As gigs go, it wasn’t wonderful. Sure, we were playing in front of friends who would have loved us even if we decided to play a set of free-form jazz on makeshift instruments made from kitchen utensils. But it just wasn’t great, something was lacking. We had rehearsed a little ‘surprise’ for the audience. For a laugh, we decided to throw in a cover of I Will Survive. Up to that point in the set, I was (unusually) the only one who hadn’t yet made a mistake. Stu had missed a beat at some point and even Penf hit a bum note. But these things happen right? You just carry on and hope no one noticed; luckily no one did. So I hit the opening chords of I Will Survive as Jim sang: “First I was afraid, I was petrified…”. The audience chuckled and cheered at our little joke and all seemed well. But then, at the point the whole band joined in, Jim pulled up and stopped us in our tracks. He turned to me and yelled: “Will you fucking tune your guitar up, it sounds awful!” I hit a chord. It sounded perfect. I hit another. Spot on. Jim strummed one. Shit. He was out of tune, not me. Everyone noticed. That’s when I lost it. On top of all the other friction in the band, the assumption that if someone screwed up it was more than likely me, and I should be shouted down in front of the audience – I mean that’s bad enough. But it wasn’t me who screwed up. I knew at that moment, this would be my last gig with Shrug. I reluctantly played on, quietly seething, but I longed for the end. As the last song ended, I threw my guitar down and strode out of the Globe. I felt humiliated and let down, yet justified in my anger. I wandered through the streets for a bit to cool off before heading home.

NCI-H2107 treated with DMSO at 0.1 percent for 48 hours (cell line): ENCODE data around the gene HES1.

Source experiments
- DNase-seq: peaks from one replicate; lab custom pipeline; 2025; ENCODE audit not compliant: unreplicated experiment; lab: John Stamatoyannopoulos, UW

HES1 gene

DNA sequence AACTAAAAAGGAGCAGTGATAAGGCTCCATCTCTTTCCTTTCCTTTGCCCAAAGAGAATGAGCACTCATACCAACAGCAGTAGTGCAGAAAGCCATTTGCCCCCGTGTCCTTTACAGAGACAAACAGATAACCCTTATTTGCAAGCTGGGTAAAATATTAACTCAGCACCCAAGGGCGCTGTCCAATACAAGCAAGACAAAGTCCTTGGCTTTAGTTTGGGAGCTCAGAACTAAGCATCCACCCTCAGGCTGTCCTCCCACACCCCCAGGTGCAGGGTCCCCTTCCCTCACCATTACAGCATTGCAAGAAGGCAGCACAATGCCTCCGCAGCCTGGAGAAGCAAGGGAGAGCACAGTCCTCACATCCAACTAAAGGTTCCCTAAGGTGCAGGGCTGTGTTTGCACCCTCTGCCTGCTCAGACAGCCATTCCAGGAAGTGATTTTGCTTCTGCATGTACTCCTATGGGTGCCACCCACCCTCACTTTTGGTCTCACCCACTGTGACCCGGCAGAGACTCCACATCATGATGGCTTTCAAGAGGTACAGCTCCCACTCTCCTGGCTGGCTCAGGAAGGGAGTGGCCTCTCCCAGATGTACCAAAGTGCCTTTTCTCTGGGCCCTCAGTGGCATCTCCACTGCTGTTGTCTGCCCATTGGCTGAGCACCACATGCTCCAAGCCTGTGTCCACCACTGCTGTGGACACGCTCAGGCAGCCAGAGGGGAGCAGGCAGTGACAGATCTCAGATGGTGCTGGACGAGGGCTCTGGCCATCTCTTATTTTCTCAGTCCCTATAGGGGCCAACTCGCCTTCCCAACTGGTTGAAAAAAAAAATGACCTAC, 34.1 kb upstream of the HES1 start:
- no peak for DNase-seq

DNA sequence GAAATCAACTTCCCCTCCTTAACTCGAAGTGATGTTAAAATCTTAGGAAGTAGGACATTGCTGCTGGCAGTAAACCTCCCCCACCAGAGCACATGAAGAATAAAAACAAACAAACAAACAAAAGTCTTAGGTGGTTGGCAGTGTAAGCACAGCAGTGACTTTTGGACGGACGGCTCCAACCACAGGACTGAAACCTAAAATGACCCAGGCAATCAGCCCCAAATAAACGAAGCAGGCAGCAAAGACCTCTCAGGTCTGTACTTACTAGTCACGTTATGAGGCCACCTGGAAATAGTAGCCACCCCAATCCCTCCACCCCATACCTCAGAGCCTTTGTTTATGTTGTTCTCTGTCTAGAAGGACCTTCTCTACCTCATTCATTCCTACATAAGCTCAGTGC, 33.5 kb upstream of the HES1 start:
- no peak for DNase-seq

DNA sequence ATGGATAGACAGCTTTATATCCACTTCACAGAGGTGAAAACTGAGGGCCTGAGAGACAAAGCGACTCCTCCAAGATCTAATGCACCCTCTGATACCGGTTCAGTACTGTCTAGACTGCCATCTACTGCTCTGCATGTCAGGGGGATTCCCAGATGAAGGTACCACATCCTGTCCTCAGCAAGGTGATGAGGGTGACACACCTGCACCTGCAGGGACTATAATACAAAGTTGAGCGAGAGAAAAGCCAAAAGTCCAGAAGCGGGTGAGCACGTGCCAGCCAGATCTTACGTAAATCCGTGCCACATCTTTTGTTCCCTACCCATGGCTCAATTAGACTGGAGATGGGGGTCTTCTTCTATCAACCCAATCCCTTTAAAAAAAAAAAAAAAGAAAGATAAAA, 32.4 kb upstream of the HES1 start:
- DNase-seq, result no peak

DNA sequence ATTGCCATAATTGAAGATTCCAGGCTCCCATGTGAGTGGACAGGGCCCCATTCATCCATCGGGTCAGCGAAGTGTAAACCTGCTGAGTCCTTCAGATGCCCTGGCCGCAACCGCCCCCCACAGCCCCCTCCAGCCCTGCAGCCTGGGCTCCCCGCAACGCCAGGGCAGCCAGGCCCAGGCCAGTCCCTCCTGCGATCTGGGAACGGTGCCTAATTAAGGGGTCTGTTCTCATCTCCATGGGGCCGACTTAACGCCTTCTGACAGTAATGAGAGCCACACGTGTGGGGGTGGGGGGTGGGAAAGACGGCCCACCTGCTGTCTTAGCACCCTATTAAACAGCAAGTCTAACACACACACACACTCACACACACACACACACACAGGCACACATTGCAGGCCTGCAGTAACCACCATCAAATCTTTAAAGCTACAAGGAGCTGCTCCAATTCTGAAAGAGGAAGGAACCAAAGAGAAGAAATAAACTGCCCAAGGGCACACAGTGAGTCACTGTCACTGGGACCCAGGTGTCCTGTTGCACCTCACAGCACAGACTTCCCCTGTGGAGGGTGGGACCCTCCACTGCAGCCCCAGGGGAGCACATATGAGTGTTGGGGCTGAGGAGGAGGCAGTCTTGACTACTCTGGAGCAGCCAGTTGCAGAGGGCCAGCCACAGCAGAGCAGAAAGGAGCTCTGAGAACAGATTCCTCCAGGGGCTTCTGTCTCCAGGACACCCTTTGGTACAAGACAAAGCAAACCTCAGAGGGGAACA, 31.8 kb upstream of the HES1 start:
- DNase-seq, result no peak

The next day, I went to help pick the gear up from the Globe. Other than the expected “where did you get to last night” questions, Stu huffily informed me that I “owe some people an apology”. What for? What about my apology? I picked up my stuff and never looked back. I let the guys know I had quit a day or two later and that was that. My brief flirtation with rock & roll glory was over.